I’ve got some exciting news!
This fall I’ll be speaking at the Kansas City Southwest Clinical Society‘s (KCSWCS) 96th Annual Fall Clinical Conference. Over the course of two days the conference gathers over 500 providers to hear local, regional and national experts, in both plenary sessions and symposiums, review basic concepts and emphasize recent advances in medicine, guideline implementation and disease management.
The KCSWCS has been helping medical professional for some time, since 1923 in fact, and is one of the oldest postgraduate medical education organizations west of the Mississippi (possibly the oldest). They are completely independent with no affiliation with any area medical schools or hospitals, and their activities are devoted entirely to continuing medical education (CME).
I’m extremely honored to be among the 40+ experts in the field, and to be one of the two key-note speakers who will present during this conference. I’m excited to share my experience not only as a cancer survivor, but also a healthcare professional (16+ years as an Army Medical Service Corps Officer) and a communications expert.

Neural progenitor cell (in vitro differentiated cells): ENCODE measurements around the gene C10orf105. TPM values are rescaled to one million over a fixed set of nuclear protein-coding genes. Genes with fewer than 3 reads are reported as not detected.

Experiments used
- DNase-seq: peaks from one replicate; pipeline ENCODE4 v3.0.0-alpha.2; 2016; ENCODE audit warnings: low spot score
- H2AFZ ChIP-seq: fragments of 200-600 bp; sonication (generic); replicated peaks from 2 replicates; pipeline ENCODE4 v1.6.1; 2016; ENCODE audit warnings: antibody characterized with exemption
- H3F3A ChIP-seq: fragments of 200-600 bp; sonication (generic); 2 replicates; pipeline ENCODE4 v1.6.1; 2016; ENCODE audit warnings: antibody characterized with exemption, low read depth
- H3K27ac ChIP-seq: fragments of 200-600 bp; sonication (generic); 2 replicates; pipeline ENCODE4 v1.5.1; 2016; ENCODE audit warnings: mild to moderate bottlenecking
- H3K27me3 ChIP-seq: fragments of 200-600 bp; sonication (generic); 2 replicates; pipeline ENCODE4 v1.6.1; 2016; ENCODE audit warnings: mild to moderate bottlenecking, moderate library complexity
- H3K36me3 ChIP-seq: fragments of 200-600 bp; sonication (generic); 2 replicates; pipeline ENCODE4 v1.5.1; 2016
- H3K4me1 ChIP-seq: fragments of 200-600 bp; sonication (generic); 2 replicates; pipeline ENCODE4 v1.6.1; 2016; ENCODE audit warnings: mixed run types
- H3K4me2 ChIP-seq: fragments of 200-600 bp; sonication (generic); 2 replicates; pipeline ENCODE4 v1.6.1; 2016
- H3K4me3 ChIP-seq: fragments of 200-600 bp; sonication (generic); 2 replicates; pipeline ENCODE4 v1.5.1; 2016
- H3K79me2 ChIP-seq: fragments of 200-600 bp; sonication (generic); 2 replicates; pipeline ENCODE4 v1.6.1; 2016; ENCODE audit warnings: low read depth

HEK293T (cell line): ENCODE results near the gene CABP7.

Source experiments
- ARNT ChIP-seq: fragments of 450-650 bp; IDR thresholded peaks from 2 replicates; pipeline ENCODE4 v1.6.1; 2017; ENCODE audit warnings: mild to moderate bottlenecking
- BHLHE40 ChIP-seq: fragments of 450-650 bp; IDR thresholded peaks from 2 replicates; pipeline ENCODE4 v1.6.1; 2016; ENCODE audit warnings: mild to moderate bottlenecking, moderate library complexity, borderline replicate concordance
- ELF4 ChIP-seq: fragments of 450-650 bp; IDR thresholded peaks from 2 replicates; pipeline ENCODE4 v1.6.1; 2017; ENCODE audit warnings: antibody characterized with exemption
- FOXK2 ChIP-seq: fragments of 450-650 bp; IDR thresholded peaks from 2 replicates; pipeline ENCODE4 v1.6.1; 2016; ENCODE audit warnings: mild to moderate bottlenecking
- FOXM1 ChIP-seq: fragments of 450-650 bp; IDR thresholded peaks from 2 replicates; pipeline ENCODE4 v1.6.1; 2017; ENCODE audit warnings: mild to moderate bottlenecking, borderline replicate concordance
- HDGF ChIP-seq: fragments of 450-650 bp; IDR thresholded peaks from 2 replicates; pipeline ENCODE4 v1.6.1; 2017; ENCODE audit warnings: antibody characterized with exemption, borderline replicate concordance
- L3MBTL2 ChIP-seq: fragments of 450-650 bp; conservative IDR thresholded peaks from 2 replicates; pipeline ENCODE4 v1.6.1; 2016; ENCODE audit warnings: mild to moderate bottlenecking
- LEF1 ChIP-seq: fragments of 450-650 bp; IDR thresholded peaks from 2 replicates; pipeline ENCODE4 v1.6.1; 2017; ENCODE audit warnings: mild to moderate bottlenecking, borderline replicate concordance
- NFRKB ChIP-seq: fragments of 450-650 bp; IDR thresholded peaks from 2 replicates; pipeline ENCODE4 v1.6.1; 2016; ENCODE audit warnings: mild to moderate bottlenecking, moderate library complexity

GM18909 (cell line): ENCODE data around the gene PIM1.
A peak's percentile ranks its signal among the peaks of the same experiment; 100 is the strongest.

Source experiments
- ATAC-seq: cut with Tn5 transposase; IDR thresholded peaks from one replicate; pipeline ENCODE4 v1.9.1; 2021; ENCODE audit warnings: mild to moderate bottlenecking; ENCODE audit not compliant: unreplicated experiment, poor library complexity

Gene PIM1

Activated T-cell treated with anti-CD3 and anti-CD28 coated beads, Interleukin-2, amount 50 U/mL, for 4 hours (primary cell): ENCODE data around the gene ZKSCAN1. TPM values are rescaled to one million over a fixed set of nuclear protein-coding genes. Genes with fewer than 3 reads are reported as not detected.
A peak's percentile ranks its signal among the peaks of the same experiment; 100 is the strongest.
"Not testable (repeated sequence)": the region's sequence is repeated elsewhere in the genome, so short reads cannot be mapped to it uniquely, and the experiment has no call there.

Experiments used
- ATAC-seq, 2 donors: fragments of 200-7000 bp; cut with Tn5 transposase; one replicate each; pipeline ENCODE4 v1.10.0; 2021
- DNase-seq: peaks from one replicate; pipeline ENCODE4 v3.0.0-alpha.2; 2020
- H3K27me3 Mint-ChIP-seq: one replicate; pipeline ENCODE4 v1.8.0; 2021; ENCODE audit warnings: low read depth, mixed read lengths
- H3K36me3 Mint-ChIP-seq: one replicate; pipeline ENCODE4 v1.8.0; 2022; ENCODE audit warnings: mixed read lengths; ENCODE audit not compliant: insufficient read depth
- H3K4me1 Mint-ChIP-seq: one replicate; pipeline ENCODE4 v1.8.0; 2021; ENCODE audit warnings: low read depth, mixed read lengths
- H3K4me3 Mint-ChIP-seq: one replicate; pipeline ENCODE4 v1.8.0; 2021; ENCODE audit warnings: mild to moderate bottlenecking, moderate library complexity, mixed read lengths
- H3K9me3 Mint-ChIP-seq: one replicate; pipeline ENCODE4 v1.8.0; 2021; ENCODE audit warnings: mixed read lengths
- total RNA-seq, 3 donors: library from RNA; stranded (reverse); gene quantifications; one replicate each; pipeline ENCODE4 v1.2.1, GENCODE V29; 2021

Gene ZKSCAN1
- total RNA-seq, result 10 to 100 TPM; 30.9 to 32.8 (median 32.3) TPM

For you medical professionals out there, these conferences give CME credit for the American Medical Association (AMA), the American Academy of Family Physicians (AAFP) and the American Board of Internal Medicine’s (ABIM) Maintenance of Certification (MOC) program.
Hope to see you there,
I’ve spent a lot of time in hospitals.
For most of my time in the military (16 years, in fact) I was an Army Medical Service Corps Officer, and I dealt with nearly every aspect of providing healthcare in locations far and wide.
After a full career I retired from the military, was busy doing other things and then one day…BOOM, I was diagnosed with stage III throat cancer.
Now I was spending a lot of time in hospitals but for an entirely different reason. The world that I thought I knew so well was turned completely upside-down when I became the patient.
Beating cancer was the hardest things I’ve ever done. Period. But I learned a few things along the way, and the perspective I gained has put me in a unique position to help both healthcare professionals and patients alike.
Patient-Centered Healthcare Communication
I have long been an advocate of continuing education and I LOVE that the medical community has formalized this concept into Continuing Medical Education (CME). It’s a way that medical professionals stay on top of their game, and I, like most in the medical field, had an requisite number of credits to fulfill each year.
Patient-Centered Healthcare Communication is my teaching program for medical professionals, and I designed it specifically to work in the CME framework.